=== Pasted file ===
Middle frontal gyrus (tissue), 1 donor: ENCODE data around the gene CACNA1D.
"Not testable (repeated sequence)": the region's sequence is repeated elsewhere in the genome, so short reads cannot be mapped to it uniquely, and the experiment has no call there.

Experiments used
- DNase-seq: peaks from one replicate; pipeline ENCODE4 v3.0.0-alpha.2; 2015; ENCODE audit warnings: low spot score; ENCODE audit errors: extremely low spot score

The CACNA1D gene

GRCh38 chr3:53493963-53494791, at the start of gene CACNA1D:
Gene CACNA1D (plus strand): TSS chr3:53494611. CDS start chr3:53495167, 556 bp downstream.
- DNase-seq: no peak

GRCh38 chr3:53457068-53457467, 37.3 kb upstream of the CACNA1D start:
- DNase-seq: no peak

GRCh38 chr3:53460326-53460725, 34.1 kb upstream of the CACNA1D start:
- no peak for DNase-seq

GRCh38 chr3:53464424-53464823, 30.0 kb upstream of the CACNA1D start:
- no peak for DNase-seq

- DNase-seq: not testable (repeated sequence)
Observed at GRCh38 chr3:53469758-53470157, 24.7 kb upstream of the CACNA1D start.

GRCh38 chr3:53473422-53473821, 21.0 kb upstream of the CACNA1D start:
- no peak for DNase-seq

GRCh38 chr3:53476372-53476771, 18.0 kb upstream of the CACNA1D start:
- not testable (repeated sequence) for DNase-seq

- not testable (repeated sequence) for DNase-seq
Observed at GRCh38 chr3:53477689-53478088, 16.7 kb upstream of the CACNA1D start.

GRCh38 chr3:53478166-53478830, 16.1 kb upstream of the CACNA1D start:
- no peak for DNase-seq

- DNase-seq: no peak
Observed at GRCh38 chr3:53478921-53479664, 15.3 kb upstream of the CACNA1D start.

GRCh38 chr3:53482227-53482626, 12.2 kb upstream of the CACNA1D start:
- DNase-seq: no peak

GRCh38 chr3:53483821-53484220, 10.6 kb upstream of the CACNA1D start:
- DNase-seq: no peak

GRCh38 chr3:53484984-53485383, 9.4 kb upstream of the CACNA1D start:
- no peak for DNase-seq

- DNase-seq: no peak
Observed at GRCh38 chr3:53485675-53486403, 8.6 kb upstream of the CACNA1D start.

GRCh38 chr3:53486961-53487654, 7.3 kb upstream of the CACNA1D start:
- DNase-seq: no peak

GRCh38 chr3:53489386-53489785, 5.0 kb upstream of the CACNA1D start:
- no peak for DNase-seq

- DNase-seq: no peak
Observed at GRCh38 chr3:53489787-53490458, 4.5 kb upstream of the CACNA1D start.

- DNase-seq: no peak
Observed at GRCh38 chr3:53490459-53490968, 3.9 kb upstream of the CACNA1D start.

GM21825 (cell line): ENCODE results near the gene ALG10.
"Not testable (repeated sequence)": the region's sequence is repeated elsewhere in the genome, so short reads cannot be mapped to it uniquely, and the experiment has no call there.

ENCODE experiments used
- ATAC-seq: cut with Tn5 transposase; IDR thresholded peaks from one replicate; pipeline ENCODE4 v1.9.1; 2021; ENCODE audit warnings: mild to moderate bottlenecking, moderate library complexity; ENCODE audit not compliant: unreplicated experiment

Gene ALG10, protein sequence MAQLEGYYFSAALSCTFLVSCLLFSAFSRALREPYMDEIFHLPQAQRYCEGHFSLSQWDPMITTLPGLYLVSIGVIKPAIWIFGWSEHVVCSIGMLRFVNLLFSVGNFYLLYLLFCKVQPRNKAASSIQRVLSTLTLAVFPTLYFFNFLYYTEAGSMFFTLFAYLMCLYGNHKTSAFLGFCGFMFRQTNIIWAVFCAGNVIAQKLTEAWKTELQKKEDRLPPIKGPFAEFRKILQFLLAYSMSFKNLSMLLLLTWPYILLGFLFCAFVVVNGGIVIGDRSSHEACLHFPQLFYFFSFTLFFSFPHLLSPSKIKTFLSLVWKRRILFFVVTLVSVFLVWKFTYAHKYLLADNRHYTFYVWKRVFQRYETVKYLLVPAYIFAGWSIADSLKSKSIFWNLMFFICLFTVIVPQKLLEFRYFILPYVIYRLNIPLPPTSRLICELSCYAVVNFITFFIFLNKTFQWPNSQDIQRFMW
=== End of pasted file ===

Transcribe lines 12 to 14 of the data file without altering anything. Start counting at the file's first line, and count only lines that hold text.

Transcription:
- no peak for DNase-seq

GRCh38 chr3:53464424-53464823, 30.0 kb upstream of the CACNA1D start:
- no peak for DNase-seq